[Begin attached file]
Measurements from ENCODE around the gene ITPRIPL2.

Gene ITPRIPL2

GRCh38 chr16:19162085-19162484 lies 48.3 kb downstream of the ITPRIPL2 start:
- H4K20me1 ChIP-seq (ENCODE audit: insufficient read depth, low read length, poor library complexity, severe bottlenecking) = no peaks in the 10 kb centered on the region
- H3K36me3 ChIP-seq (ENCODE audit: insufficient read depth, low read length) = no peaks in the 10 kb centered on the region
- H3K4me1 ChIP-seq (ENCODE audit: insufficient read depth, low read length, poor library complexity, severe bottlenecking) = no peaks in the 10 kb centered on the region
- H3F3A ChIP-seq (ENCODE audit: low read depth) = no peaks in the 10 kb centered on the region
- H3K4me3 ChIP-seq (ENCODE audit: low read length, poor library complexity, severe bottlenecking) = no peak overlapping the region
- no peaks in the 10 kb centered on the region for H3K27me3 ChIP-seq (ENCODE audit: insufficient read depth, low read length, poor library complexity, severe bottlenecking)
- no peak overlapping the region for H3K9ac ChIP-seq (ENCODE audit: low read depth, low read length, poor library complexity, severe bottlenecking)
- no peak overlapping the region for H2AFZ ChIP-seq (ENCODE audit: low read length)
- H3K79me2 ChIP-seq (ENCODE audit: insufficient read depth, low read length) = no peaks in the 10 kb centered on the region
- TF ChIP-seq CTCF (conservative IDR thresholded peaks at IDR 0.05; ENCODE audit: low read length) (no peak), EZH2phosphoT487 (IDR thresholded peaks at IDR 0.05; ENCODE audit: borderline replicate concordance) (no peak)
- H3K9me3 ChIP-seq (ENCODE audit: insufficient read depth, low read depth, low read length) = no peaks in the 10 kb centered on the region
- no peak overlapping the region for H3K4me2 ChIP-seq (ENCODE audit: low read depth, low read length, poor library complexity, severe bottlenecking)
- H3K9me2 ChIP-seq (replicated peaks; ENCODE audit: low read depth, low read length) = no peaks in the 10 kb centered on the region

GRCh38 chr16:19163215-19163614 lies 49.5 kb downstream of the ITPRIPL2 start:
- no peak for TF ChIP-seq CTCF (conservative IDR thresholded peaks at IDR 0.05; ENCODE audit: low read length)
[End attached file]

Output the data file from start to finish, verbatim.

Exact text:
Measurements from ENCODE around the gene ITPRIPL2.

Gene ITPRIPL2

GRCh38 chr16:19162085-19162484 lies 48.3 kb downstream of the ITPRIPL2 start:
- H4K20me1 ChIP-seq (ENCODE audit: insufficient read depth, low read length, poor library complexity, severe bottlenecking) = no peaks in the 10 kb centered on the region
- H3K36me3 ChIP-seq (ENCODE audit: insufficient read depth, low read length) = no peaks in the 10 kb centered on the region
- H3K4me1 ChIP-seq (ENCODE audit: insufficient read depth, low read length, poor library complexity, severe bottlenecking) = no peaks in the 10 kb centered on the region
- H3F3A ChIP-seq (ENCODE audit: low read depth) = no peaks in the 10 kb centered on the region
- H3K4me3 ChIP-seq (ENCODE audit: low read length, poor library complexity, severe bottlenecking) = no peak overlapping the region
- no peaks in the 10 kb centered on the region for H3K27me3 ChIP-seq (ENCODE audit: insufficient read depth, low read length, poor library complexity, severe bottlenecking)
- no peak overlapping the region for H3K9ac ChIP-seq (ENCODE audit: low read depth, low read length, poor library complexity, severe bottlenecking)
- no peak overlapping the region for H2AFZ ChIP-seq (ENCODE audit: low read length)
- H3K79me2 ChIP-seq (ENCODE audit: insufficient read depth, low read length) = no peaks in the 10 kb centered on the region
- TF ChIP-seq CTCF (conservative IDR thresholded peaks at IDR 0.05; ENCODE audit: low read length) (no peak), EZH2phosphoT487 (IDR thresholded peaks at IDR 0.05; ENCODE audit: borderline replicate concordance) (no peak)
- H3K9me3 ChIP-seq (ENCODE audit: insufficient read depth, low read depth, low read length) = no peaks in the 10 kb centered on the region
- no peak overlapping the region for H3K4me2 ChIP-seq (ENCODE audit: low read depth, low read length, poor library complexity, severe bottlenecking)
- H3K9me2 ChIP-seq (replicated peaks; ENCODE audit: low read depth, low read length) = no peaks in the 10 kb centered on the region

GRCh38 chr16:19163215-19163614 lies 49.5 kb downstream of the ITPRIPL2 start:
- no peak for TF ChIP-seq CTCF (conservative IDR thresholded peaks at IDR 0.05; ENCODE audit: low read length)